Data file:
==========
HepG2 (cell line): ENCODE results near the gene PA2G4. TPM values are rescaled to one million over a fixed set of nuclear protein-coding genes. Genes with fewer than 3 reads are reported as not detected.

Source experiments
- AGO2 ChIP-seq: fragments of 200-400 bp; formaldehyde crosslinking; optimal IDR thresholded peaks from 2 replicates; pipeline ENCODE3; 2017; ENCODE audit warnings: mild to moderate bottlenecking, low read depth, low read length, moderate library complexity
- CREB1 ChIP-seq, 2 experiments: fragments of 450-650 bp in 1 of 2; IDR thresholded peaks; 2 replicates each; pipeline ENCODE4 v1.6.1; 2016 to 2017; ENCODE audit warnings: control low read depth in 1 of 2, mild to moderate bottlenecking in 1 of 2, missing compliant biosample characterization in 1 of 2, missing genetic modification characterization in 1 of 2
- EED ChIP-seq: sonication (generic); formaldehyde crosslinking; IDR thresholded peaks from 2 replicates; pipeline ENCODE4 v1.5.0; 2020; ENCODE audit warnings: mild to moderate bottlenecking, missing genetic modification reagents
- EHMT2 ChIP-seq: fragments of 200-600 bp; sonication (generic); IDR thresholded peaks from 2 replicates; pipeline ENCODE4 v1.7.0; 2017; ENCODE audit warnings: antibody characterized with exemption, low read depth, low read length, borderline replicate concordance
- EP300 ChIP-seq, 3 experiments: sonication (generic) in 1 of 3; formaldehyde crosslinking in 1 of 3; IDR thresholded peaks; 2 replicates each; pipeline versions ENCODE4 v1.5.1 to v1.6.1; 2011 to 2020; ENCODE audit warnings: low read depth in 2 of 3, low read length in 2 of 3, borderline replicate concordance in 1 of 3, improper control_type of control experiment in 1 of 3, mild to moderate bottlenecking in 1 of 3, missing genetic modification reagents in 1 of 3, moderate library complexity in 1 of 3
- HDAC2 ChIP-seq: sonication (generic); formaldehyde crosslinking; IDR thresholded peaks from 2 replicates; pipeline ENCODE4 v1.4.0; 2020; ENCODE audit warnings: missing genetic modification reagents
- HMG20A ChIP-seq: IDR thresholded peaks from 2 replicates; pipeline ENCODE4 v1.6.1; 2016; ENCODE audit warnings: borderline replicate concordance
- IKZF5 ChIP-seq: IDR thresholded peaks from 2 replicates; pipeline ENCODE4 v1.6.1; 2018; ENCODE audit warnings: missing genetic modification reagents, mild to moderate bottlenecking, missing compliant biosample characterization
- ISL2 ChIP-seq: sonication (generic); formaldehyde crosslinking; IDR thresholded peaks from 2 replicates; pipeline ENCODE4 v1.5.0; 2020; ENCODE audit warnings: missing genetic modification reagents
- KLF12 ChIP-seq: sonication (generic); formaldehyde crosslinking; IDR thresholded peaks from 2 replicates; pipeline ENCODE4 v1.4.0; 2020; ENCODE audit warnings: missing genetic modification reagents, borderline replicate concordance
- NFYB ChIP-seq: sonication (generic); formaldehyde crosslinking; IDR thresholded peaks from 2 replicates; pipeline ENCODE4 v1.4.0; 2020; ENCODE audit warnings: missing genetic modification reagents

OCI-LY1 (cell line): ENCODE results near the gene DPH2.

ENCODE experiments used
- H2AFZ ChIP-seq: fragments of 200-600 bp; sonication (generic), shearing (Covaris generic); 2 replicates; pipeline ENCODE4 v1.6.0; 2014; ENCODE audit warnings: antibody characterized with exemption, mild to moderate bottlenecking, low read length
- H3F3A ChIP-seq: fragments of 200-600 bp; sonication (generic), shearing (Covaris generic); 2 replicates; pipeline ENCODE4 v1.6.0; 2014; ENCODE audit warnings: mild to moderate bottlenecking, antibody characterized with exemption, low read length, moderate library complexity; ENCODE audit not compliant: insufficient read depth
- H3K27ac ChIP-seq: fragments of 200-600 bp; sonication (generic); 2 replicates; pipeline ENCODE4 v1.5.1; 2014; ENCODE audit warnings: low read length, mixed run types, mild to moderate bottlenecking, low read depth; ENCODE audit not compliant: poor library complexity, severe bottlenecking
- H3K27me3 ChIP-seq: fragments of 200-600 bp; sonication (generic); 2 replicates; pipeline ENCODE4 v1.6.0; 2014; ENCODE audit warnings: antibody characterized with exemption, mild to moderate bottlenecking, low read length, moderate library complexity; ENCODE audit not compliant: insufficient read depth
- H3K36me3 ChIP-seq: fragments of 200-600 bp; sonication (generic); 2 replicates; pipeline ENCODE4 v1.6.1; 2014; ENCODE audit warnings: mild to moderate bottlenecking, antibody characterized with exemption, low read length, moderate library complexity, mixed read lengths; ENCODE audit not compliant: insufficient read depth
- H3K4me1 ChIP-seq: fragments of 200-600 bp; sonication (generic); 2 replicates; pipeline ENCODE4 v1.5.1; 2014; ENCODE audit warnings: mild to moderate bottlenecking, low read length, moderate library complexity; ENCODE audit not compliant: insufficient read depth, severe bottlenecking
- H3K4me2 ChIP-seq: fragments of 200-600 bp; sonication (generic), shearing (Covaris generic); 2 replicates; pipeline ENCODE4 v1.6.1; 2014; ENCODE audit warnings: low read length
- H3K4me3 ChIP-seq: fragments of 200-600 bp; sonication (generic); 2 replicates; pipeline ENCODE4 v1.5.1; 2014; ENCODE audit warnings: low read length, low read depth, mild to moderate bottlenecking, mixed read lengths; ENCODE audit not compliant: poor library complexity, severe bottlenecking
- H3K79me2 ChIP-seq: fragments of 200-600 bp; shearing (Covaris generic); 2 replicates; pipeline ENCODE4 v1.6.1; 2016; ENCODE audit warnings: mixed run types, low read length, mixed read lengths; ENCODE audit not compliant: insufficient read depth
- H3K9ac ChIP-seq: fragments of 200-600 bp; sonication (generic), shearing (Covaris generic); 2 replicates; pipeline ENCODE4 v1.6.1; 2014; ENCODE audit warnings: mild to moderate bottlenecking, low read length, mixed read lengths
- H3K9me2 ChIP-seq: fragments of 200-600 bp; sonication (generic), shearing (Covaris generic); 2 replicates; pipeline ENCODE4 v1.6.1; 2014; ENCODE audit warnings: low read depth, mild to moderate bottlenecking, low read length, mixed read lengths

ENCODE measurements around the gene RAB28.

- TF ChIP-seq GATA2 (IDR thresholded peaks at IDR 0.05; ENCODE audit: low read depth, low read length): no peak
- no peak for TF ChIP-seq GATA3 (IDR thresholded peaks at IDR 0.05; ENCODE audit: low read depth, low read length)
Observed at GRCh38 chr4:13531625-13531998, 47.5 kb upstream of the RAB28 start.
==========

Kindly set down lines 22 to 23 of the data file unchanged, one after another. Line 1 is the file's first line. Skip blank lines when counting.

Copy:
- H3K4me2 ChIP-seq: fragments of 200-600 bp; sonication (generic), shearing (Covaris generic); 2 replicates; pipeline ENCODE4 v1.6.1; 2014; ENCODE audit warnings: low read length
- H3K4me3 ChIP-seq: fragments of 200-600 bp; sonication (generic); 2 replicates; pipeline ENCODE4 v1.5.1; 2014; ENCODE audit warnings: low read length, low read depth, mild to moderate bottlenecking, mixed read lengths; ENCODE audit not compliant: poor library complexity, severe bottlenecking